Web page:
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Darryl G
06-21-2003, 09:14 PM
I received a letter today from a good customer (5% of gross sales since I started the biz). Theyíre not exactly a regular customer, they call a few times a year to have me mow the lawn and clean the place up. The first time I mowed the lawn, it took 9 hours. The last time (the current bill) only took 2.75 hrs. I bill them hourly.

Hereís how it reads:

Tuesday June 2003

Dear Darryl,

We are in a fix, drowning in debts that are unpayable all at once so that we lost power for four days, no phone service, and no fuel for water. It is slowly being worked out with all the above companies. All but giving them our first born male child. He is living too far away from us and they havenít the time to get him.

Enclosed are 2 post-dated checks. It is the best we can do. We really appreciate your kindness and loyalty and we certainly will pass along your name with stars to whoever buys this old house. We are going away for a week to stay with family up near the Cape. During this period at least one of your checks will clear. If you feel you can take more punishment feel free to give us another cut. The grass needs it. If not we understand why you wonít, you have bills as well. We are awaiting the papers for my auntís car so that we can sell it and catch up a bit. If you know anyone who would like a Caddy it should be on the market in about two weeks.

Very truly,

Laura ******

Anyone need a mowing account?

David Haggerty
06-21-2003, 09:18 PM
At least they're honest about it.

Dave

ElephantNest
06-21-2003, 09:18 PM
What's pathetic about that?!? At least they have the common courtesy to let you know, instead of just screwing you over like a lot of people would have done. Have you or your family never hit hard times? Jesus, man...count your blessings.

Jimmy348
06-21-2003, 09:21 PM
How can you call them pathetic after they obviously took a significant amount of time to put the letter together in the first place.

Darryl G
06-21-2003, 09:31 PM
You guys...

From Websters Dictionary: pathetic - arousing pity, sorrow etc.

If that letter doesn't arouse pity and sorrow, I don't know what does.

They're nice people and I appreciate the letter and that they're making an effort to pay. I may mow the lawn if I have a chance, but it's a long way out for me and I have to leave the trailer behind. I usually do them to fill in gaps in my work load since they don't care when it gets done.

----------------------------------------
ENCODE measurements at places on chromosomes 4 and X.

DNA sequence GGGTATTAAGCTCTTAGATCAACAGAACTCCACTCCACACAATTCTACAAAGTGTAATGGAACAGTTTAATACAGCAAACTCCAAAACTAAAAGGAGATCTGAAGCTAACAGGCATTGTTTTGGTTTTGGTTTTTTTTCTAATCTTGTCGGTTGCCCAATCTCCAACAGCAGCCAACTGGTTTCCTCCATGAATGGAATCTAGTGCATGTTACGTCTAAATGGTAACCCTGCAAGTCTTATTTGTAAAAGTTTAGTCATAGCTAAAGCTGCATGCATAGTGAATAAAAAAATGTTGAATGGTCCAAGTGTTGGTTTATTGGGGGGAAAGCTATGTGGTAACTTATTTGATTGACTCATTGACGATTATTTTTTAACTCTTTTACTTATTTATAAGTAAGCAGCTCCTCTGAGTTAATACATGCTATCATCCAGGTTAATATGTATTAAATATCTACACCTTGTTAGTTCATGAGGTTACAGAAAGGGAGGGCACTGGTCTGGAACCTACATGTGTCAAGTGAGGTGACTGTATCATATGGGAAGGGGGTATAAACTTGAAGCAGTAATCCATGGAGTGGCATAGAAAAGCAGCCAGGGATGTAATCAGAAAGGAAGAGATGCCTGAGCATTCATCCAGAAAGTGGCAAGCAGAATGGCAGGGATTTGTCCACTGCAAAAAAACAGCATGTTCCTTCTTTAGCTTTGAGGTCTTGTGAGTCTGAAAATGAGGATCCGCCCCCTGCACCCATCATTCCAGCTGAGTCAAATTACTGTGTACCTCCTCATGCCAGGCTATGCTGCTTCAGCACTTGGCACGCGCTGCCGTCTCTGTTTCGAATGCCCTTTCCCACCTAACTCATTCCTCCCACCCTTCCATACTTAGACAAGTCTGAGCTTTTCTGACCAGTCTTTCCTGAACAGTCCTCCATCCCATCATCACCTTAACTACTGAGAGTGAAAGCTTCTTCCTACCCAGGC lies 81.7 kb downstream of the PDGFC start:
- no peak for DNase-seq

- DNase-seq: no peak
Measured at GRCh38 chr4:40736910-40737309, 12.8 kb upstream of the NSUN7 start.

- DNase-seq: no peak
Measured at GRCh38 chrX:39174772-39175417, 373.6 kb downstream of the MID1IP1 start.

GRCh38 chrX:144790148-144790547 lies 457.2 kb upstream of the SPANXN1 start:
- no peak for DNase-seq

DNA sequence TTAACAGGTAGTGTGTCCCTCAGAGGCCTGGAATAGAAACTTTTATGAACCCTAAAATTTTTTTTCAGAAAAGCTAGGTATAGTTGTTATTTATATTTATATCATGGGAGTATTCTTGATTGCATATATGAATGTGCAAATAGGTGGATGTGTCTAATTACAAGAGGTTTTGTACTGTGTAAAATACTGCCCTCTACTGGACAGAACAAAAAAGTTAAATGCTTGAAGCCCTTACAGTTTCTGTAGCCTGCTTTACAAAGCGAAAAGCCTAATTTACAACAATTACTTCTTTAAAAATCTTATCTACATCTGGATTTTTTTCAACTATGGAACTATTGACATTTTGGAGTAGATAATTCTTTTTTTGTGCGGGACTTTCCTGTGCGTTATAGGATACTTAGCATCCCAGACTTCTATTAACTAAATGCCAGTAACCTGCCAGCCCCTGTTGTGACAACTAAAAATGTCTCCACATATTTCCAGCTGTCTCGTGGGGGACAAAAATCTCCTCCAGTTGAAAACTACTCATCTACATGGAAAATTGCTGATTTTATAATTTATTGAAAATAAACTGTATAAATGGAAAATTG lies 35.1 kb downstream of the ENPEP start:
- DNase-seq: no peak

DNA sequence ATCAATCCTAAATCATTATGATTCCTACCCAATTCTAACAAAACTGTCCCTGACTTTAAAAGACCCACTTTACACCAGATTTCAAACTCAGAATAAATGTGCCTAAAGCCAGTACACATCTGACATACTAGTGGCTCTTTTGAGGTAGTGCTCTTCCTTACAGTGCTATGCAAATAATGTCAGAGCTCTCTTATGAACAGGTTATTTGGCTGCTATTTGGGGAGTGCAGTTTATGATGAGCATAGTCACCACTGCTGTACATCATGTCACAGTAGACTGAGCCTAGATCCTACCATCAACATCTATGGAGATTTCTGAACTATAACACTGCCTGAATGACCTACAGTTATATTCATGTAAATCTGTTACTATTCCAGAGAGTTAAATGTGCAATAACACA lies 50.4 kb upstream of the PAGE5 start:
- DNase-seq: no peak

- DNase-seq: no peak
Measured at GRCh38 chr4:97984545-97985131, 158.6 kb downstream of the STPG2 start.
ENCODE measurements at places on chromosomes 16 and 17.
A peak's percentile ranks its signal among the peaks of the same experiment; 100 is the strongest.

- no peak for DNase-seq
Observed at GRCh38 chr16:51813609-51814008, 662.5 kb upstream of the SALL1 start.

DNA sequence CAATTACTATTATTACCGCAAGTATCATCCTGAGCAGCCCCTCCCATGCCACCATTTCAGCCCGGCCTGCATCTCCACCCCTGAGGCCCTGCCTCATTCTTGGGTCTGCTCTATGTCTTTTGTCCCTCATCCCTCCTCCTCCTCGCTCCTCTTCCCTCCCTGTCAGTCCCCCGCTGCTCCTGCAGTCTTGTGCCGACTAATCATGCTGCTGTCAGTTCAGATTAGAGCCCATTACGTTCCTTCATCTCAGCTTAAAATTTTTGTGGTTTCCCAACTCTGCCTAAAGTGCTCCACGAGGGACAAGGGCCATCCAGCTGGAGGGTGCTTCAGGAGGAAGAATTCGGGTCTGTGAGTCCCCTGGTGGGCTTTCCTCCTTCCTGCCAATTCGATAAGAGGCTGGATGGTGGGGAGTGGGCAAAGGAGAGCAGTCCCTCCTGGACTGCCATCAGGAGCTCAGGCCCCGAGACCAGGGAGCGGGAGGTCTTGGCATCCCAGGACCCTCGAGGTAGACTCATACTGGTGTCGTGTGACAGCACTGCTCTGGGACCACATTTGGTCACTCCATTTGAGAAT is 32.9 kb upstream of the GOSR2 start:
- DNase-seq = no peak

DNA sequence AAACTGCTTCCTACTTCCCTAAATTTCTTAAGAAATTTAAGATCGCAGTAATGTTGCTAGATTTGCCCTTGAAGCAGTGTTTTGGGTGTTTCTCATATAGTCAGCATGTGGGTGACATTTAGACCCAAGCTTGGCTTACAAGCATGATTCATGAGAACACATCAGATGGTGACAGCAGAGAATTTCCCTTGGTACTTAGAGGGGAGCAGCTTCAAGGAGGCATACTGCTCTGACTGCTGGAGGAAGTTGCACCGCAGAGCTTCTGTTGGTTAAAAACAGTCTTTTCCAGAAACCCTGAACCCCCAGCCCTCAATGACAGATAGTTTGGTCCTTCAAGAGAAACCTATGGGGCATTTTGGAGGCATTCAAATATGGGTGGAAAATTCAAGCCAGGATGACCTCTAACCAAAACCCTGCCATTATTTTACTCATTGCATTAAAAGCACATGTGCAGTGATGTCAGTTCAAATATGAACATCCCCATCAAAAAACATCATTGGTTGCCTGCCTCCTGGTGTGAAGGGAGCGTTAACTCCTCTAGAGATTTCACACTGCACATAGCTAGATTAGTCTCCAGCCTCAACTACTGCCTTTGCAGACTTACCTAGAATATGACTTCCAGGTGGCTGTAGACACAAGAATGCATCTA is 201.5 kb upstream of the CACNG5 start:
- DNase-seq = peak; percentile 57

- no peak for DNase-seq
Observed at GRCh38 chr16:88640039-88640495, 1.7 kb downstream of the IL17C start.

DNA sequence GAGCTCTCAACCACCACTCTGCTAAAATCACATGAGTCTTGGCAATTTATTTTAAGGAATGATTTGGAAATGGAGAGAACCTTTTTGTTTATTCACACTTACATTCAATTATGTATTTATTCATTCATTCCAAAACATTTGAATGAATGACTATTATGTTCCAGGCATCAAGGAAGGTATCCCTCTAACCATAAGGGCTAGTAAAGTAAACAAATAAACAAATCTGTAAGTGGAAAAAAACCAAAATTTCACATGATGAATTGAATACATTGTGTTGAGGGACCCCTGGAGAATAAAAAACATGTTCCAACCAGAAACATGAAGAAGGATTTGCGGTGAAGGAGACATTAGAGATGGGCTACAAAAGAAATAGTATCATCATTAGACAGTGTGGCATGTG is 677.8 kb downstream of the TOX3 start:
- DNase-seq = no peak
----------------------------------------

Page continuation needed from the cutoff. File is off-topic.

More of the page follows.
wmsland
06-21-2003, 09:36 PM
I agree why are you calling them pathetic? It seems to me that they are making an effort to settle up their bill. I admire their honesty it takes a lot to admit what they told you. I wish some of my people were that honest and forthcoming. I would rather have two post dated checks than no check at all.

Darryl G
06-21-2003, 09:42 PM
Geez guys...you run a lawn care business and operate a computer but don't know the meaning of the word pathetic.

Now that's truly pathetic!

Never mind...sorry I mentioned it. I'll tell it to someone who understands english.:angry:

leadarrows
06-21-2003, 10:02 PM
Unless you are willing to type a book on how you are thinking about something it is easy to misinterpret statements on here. It has happened to me too. Don't let it bother you. Sense you explained you meant it in the literally sense I am sure every one understands were you were coming from now. You just picked an usual way of saying it. It is pathetic that that has happened to them. Most people would just say sad or depresing though. My unrequested 2 cents.:)

Jusmowin
06-21-2003, 10:11 PM
Im with David on this one, as I would keep them on your client list. We all have probley been in this sort of jam of some copasaty at one time or anouther

cos
06-21-2003, 10:15 PM
You sounded to me to have no sorrow and then asked if anyone wanted an account. That's the way I read it.

1MajorTom
06-21-2003, 10:48 PM
I agree with leadarrows when he said that things can be misinterpeted here because it has happened to me too.

Here's the problem. When you look in the thesaurus, you will find two different kinds of synonyms for the word pathetic.
Such as: useless, worthless, miserable, inadequate, petty, etc...
http://thesaurus.reference.com/search?q=pathetic

So it's understandable that the word pathetic could be misconstrued.

I like the fact that they mentioned to you that they realize you have bills to pay also. So many people nowadays forget that we have bills to pay too. They sound from their letter that they are decent caring people.
The part I'm not keen on is how they are a long way out there for you. Maybe best to send them a nice letter back wishing them the best but telling them that it is no longer convenient to drive out there that far.

Darryl G
06-21-2003, 10:49 PM
I never called them pathetic. Sorry if you guys misunderstood.

I thought money was getting a little tight for them, because they had their daughter pay their spring clean-up bill. The man has been having health problems lately.

They had me mow because the realtor suggested it (house is for sale). After I did the job (5/31) they told me they could only give me $50 for now and would give me the rest the following week. I told them not to leave themselves short and next week was fine for the whole bill...in fact anything less than 30 days was fine.